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- Anatomy of a Microaggression
Anatomy of a Microaggression
What happens after the harm
Something a bit different today… I’ve been thinking about what happens when people who face isms experience microaggressions. And so I’ve used my very rudimentary design skills to create a flowchart. Here it is… and here’s the text that inspired it.
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Anatomy of a Microaggression
Here are some ways the experience of a microaggression can play out:
1. You feel the harm
2. You replay the incident over in your mind
3. You gaslight yourself - did it really happen?
4. You check in with someone or people you trust
5. You swallow your feelings because you know your experience will be minimized
6. You keep replaying the incident in your mind
7. Eventually the sharp pain becomes a dull ache, but the mental scab is thin and can easily be opened again the next time there’s another microaggression
5. You report the incident, at which point one of two things could happen:
6. You are gaslit, and your pain and hurt are minimized
7. You stop talking about it
8. You keep replaying it in your mind
9. Eventually the sharp pain becomes a dull ache but the mental scab is thin and can easily be opened again next time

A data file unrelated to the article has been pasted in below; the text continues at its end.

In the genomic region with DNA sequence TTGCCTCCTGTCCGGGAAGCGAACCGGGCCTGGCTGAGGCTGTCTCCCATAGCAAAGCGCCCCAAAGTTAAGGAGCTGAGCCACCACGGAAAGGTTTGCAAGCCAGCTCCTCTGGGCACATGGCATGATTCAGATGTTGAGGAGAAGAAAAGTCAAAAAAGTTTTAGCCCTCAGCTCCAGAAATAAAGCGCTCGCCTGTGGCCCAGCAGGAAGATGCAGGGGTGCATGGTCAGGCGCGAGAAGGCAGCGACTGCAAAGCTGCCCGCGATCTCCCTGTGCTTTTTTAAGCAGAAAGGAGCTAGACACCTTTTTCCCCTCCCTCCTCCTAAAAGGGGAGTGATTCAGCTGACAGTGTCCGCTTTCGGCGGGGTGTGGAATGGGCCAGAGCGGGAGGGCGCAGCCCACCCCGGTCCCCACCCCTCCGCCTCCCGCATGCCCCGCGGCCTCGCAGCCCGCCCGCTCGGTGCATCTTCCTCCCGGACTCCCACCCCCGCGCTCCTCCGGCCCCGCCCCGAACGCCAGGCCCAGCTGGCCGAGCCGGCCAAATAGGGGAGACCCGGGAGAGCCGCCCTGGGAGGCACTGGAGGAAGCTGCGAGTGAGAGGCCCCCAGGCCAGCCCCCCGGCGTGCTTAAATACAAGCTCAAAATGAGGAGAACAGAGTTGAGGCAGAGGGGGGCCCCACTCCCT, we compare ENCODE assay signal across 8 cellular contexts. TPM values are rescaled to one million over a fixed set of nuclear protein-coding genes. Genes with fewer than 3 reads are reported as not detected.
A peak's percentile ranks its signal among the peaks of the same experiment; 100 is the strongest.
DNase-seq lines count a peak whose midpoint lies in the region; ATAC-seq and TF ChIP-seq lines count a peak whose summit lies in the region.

6. You are believed and it's dealt with
7. But you keep replaying it in your mind
8. Eventually the sharp pain becomes a dull ache but the mental scab is thin and can easily be opened again next time
What happens next…
Every time there's another microaggression, you are quicker to recognize it, to feel the hurt. Every time you trust your environment a little less. Every time, you die a little inside.
This is just what happens or could happen ONE time. And everyone has their own experience of this.
Now imagine you are a Black or Brown person, a person who faces isms.
Imagine you have been in the workforce for decades. Imagine you've been working 50 weeks a year in the US, or around 46 to 48 in the UK or Europe.
Imagine only ONE microaggression a week (and know that there are likely more).
Do the math.
This is why we are "sensitive", why "we make everything about race", why "we can't take a joke". It isn't effing funny. And it happens way too often.
It's why some people who look like me and people who face isms don't want to rush back to offices. Sure, microaggressions can happen when working remotely, and they sting just as hard, but there are fewer chances and it's much easier to avoid them. Plus nobody looks at you strangely if you cry.
I don’t have any words of wisdom here. If you know, you know. If you didn’t know before, you know now.
The question for would-be allies is: how can you avoid being the person that causes this harm? And how can you be the person that interrupts others who are causing harm in this way?
Thank you for reading,
© Sharon Hurley Hall, 2022. All Rights Reserved.